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    Q&A: Justin Schweitzer OD, FAAO—Cataract, cornea, refractive, and glaucoma surgery specialist

    Ocular disease, Australian licorice, and running 36 miles in 24 hours

    Where did you grow up?

    I grew up in Jamestown, ND, and spent the majority of my early years there. I left Jamestown to attend optometry school in Oregon; that’s the first time I left my hometown. My dad was the administrator at North Dakota State Hospital, and my mom was a physical therapist. My childhood optometrist influenced me as well. I had a very myopic prescription. I spent some time with him through my high school years and then spent time shadowing him in college as well, and that’s really what piqued my interest in pursuing optometry.

    Why ocular diseases and surgical care?

    I started out of optometry school in private practice and in private practice, there’s a variety of things we see. We’re not only fitting contact lenses and glasses, but we’re getting patients who walk in due to corneal ulcers, conjunctivitis, whatever it may be. So, I began to enjoy the ocular disease side of things and found out after four or five years in private practice that I wanted to pursue more the surgical side of how an optometrist can contribute and work closer with ophthalmology. An opportunity opened itself at Vance Thompson Vision, and I jumped at it. It was one of the best decisions I’ve made in my life from a career standpoint. 

    What makes optometry in Sioux Falls different from bigger metropolitan areas?

    The biggest thing is our patients travel from rural areas. A lot of our patients are traveling 200, 300 miles to see us. That can be a challenge when you’re dealing with ocular disease, especially when you have a patient who you need to see frequently. A bacterial corneal ulcer you want to see in the initial phase once a week. And surgical care, as well. They need frequent follow-ups after surgeries, whether it’s cataract surgery, full-thickness corneal transplants, glaucoma surgery. In a metropolitan area, you’re attracting patients from a much closer radius than what we see.

    Previous Q&A: Michele Andrews, OD—Senior director, North America, Professional and Academic Affairs, Cooper Vision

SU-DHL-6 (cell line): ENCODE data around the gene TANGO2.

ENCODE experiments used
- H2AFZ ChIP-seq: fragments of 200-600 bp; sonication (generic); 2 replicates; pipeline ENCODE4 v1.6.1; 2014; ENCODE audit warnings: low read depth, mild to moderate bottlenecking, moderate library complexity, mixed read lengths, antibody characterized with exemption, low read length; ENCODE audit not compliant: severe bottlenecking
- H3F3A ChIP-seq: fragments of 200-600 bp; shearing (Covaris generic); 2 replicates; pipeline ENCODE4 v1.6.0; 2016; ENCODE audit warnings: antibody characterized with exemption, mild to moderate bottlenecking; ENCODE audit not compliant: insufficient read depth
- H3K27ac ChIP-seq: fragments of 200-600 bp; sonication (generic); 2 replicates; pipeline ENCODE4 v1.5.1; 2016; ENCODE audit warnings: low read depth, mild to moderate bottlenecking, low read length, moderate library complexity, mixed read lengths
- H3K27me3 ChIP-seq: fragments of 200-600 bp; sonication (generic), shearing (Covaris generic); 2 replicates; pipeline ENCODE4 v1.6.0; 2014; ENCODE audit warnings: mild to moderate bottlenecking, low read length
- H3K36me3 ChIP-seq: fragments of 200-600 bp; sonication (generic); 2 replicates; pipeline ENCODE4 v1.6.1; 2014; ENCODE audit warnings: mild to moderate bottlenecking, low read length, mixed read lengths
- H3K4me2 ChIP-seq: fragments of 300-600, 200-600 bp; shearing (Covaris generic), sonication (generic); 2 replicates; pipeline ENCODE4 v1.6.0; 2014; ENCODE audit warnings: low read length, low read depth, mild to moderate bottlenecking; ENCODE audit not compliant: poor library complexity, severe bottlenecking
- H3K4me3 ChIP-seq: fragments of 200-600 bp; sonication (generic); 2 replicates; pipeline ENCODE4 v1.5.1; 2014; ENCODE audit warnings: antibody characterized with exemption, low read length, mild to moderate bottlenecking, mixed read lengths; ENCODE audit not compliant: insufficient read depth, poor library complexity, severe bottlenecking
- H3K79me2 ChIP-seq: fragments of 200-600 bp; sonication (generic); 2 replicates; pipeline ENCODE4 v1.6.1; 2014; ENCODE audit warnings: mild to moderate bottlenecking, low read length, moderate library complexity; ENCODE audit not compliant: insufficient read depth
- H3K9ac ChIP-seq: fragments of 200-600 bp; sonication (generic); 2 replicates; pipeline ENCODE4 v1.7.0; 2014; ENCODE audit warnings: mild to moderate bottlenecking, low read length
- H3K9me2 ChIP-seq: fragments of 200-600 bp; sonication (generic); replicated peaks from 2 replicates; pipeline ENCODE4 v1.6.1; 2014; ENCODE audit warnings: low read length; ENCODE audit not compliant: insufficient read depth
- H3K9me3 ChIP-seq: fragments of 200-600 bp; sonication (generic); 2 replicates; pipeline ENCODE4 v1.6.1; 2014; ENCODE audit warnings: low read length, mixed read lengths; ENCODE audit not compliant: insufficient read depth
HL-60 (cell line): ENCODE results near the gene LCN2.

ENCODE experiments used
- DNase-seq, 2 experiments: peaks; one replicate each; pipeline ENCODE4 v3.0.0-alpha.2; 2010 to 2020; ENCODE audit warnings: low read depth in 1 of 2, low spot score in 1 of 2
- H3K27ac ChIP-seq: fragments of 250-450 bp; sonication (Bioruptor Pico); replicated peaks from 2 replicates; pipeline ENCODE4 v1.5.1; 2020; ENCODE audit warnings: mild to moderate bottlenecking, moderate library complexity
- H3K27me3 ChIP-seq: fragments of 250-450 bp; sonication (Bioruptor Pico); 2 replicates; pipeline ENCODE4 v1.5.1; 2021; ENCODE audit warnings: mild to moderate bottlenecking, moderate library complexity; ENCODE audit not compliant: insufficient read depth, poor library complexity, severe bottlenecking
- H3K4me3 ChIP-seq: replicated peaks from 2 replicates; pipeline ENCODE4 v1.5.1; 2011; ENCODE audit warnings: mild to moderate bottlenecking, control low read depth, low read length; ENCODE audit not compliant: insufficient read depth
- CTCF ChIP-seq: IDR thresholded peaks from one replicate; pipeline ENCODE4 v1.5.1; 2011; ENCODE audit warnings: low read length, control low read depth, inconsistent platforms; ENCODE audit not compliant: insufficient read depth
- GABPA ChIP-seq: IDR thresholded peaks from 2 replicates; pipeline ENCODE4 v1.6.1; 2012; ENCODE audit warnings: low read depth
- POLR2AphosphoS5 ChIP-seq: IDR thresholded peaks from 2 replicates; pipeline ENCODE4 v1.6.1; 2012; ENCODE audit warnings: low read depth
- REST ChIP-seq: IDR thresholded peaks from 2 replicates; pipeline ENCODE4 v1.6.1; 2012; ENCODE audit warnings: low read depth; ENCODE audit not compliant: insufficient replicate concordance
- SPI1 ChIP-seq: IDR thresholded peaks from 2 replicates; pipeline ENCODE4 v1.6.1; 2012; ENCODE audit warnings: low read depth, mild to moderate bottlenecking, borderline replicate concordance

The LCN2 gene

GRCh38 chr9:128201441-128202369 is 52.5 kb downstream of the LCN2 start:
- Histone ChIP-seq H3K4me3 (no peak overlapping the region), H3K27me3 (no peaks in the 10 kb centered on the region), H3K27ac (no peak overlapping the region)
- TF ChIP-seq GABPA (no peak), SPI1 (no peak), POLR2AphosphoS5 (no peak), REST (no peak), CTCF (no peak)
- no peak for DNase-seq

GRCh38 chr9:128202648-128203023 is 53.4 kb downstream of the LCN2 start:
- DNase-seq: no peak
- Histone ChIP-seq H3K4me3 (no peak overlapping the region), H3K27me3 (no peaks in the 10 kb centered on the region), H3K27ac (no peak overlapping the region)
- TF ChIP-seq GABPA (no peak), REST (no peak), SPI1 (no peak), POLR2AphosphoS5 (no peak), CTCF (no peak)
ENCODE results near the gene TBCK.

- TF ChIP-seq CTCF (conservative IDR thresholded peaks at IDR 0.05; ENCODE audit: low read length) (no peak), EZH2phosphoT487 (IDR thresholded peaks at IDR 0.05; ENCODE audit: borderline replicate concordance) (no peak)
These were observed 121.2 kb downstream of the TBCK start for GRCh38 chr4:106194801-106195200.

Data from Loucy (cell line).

What’s your guilty pleasure food?

    Australian licorice. Can’t stay away from it. I don’t eat sweets, never have, but that is something I cannot stay away from. It’s so thick, the flavor of it is much thicker. Wiley Wallaby Australian Style gourmet licorice, that stuff is my weakness.

    What’s something your colleagues don’t know about you?

    My team knows I’m one of the most competitive people, and I’m competitive in many different ways. I still do a lot of endurance running and triathlons and things like that and that’s to make sure I’m not a bearcat at work all the time because I need to get that competitive urge out of me.

    How can optometry and ophthalmology better partner to improve patient care?

    I think it’s already happening to a degree, and I think everyone is making an effort to make it happen. A lot of integrated meeting are popping up. That’s so important because we’re able to share ideas amongst each other and maybe squash out any myths or perceptions that are inaccurate. Try to get more attendees on both sides so it’s not strictly 80 percent ophthalmology, 20 percent optometry. If we can get it to be more 50/50, that’s one way we can work more closely because sharing ideas is the way to get that moving forward. I don’t know the percentage, but there’s more and more optometry working with ophthalmology within clinical practice than ever before from what I understand. I think that’s a positive showing that things are moving forward with collaboration between the two.


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